In the below example I see a local connection to 443 & an associated Process ID (PID). I can use Task Manager to see that PID correlates to an instance of Internet Explorer (iexplore.exe), which I have open & connected to OWA (https://127.0.0.1/owa).

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The below command was run from the same server but for port 444; this output is quite a bit busier. There’s the connection to the local server for the OWA session that I’m logged into (the mailbox I’m logged in with is on a database that’s mounted locally). However, you’ll also find there’s a connection to 10.180.62.191, which is one of my other Exchange servers in the environment. This is for another instance of OWA I have open for a mailbox that’s currently mounted on that server. In that case the PID corresponds to an instance of w3wp.exe (World Wide Web Publishing Service). The other PIDs correspond to background processes like Microsoft.Exchange.ServiceHost.exe (MSEXchange Service Host Service), MSExchangeHMWorker.exe (MSExchange Health Manager Service), & MSExchangeMailboxAssistants.exe (MSExchange Mailbox Assistants Service). These are all background processes that are constantly running behind the curtains to keep Exchange up & running (synthetic transactions, maintenance tasks, etc.).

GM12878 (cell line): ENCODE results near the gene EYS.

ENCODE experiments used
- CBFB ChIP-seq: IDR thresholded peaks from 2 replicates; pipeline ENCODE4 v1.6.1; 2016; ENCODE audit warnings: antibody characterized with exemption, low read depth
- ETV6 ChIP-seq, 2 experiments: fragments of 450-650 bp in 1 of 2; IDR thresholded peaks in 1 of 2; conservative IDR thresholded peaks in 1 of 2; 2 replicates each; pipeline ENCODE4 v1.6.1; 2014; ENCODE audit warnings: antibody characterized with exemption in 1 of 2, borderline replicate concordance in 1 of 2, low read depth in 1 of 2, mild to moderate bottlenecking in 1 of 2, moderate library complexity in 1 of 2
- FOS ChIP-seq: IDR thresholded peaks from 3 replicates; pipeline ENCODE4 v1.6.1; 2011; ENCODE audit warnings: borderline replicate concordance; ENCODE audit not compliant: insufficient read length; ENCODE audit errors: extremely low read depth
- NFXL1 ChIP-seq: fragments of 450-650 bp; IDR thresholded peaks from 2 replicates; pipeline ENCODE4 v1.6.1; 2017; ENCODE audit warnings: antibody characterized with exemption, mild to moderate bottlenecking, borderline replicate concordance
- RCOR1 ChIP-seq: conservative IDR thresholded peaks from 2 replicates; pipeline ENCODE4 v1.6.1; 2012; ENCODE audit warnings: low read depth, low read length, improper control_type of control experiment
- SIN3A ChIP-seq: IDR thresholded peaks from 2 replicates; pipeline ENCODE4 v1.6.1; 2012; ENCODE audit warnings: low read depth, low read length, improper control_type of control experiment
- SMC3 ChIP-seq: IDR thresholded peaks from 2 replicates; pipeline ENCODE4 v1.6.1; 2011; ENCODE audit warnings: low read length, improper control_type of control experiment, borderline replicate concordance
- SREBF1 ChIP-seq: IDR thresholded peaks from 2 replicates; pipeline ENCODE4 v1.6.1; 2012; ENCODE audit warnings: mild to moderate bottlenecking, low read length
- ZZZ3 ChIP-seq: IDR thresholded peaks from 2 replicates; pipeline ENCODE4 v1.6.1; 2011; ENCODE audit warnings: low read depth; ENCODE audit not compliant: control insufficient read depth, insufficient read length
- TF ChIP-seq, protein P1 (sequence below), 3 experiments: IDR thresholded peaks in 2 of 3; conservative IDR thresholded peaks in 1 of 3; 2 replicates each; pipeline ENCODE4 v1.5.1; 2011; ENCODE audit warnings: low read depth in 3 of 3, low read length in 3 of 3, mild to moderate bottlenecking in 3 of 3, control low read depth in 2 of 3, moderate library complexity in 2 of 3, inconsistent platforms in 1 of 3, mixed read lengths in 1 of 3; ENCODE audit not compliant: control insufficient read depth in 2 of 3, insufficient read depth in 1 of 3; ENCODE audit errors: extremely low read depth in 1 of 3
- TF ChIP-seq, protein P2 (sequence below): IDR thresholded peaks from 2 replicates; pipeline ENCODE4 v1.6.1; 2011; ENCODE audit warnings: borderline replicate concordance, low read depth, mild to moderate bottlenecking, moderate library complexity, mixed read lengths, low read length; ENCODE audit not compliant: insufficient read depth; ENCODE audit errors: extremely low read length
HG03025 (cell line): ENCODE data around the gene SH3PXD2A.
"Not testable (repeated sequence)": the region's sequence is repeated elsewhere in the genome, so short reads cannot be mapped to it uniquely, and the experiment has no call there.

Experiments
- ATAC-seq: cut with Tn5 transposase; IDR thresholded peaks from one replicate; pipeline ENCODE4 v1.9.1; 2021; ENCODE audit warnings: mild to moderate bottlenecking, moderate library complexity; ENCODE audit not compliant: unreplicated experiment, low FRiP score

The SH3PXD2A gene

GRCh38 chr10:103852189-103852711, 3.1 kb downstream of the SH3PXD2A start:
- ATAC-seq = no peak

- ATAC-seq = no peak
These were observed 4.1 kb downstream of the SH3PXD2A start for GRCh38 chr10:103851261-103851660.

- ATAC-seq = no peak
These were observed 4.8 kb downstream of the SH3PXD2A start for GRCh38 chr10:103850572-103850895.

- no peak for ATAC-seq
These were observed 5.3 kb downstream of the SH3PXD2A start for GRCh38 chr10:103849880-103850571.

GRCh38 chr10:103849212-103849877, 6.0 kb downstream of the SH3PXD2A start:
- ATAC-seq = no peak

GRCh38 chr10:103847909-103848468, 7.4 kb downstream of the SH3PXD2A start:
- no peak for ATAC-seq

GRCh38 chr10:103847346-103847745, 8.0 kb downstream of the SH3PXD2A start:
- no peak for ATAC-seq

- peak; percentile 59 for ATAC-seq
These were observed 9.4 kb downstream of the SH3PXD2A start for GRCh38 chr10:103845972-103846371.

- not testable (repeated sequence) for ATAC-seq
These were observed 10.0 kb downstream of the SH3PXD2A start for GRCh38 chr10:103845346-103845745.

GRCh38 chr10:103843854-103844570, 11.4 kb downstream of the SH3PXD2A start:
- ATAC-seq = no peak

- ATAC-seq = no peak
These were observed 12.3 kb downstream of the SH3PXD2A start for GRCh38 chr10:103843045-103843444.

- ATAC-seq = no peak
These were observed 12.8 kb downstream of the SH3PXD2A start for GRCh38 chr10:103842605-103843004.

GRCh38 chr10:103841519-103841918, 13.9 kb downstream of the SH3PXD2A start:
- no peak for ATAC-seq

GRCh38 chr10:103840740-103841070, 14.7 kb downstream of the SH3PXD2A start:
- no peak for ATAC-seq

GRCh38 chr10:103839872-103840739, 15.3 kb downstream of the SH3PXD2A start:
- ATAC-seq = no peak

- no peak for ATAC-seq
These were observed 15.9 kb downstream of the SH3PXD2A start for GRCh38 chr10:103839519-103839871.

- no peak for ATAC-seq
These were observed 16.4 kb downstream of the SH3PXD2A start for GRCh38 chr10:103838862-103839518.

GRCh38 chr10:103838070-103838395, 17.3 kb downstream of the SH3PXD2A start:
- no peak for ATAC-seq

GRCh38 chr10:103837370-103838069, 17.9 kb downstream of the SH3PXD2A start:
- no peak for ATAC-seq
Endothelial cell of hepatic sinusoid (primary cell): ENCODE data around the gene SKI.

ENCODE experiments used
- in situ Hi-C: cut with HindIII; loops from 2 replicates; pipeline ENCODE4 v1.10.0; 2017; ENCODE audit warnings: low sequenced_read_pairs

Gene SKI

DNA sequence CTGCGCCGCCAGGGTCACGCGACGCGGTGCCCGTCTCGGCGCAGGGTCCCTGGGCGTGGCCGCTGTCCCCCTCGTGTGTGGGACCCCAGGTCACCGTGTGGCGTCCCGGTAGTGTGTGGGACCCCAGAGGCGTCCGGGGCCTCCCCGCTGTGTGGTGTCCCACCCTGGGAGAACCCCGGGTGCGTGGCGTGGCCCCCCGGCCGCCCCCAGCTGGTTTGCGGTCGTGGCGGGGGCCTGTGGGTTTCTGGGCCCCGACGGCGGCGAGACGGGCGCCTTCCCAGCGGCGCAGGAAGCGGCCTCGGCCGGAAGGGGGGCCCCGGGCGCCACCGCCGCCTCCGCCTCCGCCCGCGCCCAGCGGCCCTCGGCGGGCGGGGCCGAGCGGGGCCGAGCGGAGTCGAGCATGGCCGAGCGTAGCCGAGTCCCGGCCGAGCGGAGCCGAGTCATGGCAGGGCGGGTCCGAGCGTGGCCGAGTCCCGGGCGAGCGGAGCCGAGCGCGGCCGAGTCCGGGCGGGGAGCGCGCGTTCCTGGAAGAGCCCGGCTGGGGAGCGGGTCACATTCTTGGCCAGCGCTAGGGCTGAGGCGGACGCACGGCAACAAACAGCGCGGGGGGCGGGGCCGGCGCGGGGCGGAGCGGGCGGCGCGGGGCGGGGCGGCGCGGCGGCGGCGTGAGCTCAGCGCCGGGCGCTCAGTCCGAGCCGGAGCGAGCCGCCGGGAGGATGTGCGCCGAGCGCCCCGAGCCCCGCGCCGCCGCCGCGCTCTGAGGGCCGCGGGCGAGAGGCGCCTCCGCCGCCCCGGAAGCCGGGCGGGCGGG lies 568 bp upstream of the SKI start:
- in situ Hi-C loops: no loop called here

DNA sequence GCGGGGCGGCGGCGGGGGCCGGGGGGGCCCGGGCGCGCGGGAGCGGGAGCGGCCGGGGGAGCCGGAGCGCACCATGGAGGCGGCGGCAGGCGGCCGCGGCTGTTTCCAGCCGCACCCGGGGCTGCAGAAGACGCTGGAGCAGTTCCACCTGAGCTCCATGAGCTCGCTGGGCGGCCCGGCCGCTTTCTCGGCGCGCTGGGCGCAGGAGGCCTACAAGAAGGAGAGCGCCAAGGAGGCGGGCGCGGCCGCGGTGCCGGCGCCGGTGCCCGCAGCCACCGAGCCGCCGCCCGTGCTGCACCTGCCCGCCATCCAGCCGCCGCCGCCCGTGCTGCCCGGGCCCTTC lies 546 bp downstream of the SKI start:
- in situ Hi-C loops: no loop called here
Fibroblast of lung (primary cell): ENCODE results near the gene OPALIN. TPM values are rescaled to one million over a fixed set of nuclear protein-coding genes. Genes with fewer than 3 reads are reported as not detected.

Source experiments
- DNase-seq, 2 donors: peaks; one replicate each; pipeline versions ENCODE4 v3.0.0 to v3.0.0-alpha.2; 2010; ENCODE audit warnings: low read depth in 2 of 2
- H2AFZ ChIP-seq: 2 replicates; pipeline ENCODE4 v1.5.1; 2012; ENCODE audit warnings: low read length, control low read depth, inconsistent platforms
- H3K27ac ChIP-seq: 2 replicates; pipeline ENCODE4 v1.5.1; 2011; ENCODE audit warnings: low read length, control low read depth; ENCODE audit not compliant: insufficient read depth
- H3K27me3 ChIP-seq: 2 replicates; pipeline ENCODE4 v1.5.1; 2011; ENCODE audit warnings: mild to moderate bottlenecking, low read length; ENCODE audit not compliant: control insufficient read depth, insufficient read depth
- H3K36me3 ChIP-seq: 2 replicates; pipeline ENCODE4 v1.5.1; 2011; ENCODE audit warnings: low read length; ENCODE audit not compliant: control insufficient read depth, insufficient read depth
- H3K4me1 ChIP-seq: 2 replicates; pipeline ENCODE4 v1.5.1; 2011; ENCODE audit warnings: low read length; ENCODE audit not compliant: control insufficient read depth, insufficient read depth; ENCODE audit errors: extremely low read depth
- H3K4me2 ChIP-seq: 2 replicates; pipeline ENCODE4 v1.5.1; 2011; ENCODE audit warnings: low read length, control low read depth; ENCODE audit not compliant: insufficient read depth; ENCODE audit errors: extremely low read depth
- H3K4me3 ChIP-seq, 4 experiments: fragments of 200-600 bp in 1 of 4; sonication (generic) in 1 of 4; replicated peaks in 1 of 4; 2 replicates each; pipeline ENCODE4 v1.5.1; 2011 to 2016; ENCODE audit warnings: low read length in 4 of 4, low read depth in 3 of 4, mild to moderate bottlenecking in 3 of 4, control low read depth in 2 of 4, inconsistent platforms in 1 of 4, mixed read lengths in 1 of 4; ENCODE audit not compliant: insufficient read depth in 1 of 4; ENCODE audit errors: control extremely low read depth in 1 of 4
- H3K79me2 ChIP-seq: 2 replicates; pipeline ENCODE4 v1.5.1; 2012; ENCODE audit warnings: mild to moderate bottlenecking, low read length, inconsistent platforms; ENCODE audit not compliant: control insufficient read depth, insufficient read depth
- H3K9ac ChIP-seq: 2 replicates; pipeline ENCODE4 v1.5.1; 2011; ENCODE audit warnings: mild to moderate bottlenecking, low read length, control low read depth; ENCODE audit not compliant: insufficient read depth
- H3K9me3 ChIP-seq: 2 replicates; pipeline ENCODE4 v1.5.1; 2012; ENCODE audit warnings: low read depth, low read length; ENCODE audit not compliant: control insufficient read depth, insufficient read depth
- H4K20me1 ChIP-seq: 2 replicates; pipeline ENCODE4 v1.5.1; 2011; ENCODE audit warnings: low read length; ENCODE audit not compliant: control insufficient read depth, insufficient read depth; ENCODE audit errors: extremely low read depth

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So it’s fairly common to see customers accidentally change the bindings or delete them. Unfortunately, their attempts to repair the web sites typically result in them using the incorrect port numbers (like putting 443 on the Exchange Back End site). Alternatively, customers (or their network security admins) may block port 444 traffic between servers & suddenly find their servers in a state of sad uselessness.

Recreating Exchange Virtual Directories

Since the time of Exchange 2003, Microsoft has given you the ability to recreate Exchange Virtual Directories for troubleshooting purposes. In Exchange 2013 you have the option to reset/recreate the Virtual Directories either from within EAC or Exchange Management Shell.